Can I get PTSD from a breakup? Arguably one of the most characterizing symptoms of all PTSD, those who have been in an unhealthy relationship can also suffer from flashbacks or nightmares. A specific smell may transport them back to an awful memory or they may avoid specific people, places, or things that remind them of the past.


The flashbacks can also occur in nightmares. These episodes bring back all of the memories full-force and it may feel like the trauma has just happened, reopening healing wounds.


  1. Repetition


This is a more subtle sign of relationship PTSD. It may not be apparent at first, but many victims of abusive relationships often find themselves in similar relationship dynamics over and over again.


Can I get PTSD from a breakup? PTSD from past relationships can manifest as self-blame and decreasing self-worth, so one may rationalize that they don’t deserve to be in a healthy relationship. This is just the PTSD warping into intrusive thoughts.


  1. Self-medicating


Self-medication is a common coping mechanism for many mental health conditions. Many turn to drugs, alcohol, food, shopping, sex, or other vices as a way to escape the thoughts and memories of an abusive relationship.


  1. Blowing things out of proportion


Can I get PTSD from a breakup? A past relationship can make the person feel as if they’re constantly on the defensive, which leads to an overreaction in seemingly small situations. In a new relationship, self-sabotage may come into play and make one think that a minor altercation means much more than it truly does.


  1. Obsessive thoughts


Can I get PTSD from a breakup? While it’s normal to reflect on a current or past relationship from time to time, those suffering from relationship PTSD think about it constantly. The intrusive thoughts seep into every facet of their life.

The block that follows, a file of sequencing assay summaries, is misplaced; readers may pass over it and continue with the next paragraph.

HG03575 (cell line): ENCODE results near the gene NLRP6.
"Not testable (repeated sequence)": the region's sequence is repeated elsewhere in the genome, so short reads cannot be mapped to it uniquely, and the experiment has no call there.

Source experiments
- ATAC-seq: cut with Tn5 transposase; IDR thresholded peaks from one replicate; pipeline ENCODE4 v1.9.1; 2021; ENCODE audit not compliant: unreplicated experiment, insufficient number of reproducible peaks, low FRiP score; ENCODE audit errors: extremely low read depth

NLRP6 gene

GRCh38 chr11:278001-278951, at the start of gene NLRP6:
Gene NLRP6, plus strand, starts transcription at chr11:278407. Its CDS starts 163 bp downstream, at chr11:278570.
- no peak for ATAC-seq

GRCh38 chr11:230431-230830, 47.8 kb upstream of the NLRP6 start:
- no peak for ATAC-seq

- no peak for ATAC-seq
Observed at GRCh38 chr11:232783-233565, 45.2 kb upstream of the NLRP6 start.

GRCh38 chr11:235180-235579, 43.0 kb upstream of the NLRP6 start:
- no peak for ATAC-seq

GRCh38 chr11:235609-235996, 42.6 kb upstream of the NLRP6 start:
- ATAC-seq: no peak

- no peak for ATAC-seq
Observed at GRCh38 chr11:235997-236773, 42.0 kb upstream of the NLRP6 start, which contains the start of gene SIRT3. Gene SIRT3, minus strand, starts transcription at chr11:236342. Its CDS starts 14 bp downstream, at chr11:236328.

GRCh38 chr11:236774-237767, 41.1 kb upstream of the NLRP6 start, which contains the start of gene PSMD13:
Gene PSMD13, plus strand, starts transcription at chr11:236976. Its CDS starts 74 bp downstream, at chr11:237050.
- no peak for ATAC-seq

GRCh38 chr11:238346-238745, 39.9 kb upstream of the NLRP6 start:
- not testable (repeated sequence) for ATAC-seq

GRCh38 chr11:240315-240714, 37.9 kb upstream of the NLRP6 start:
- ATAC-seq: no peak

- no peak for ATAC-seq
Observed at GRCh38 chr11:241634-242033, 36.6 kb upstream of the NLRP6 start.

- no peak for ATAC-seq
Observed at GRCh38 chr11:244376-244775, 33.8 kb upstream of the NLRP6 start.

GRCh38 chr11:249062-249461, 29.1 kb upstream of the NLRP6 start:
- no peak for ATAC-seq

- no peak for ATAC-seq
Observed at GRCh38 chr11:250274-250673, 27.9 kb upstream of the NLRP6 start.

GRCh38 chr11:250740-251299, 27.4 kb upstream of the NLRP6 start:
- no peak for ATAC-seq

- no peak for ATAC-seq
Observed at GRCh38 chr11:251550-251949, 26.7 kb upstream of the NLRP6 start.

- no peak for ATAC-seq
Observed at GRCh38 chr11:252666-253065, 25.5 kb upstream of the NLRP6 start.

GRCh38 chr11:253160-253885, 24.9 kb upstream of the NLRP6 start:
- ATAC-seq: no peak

It may manifest in repeatedly bringing the subject back to the abuser or current partner in conversations, obsessively checking their social media, or always wondering what you could have done differently to change the past.


If you or a loved one is exhibiting any of these symptoms, support is available. Counsellors at Miss Date Doctor can help those experiencing the negative effects of an unhealthy relationship.

Mental Health Issues After Breakup Conclusion

Mental Health Issues After Breakup Conclusion

Mental health issues after breakup conclusion. People change and heartbreaks happen. Unfortunately, not every story has a happy ending. The end of a relationship can help us grow as individuals and be the start of a new chapter in life.


But the experience can be overwhelming and painful. Instead of fearing the negative experience, one should learn to reach out, engage in self-care, and most importantly love and accept oneself.


Mental health issues after breakup conclusion. While it’s natural to feel sad, one should seek professional help if the person is unable to shake off the sadness and it starts interfering with routine tasks for a prolonged period.

Further reading

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Narcissist love bombing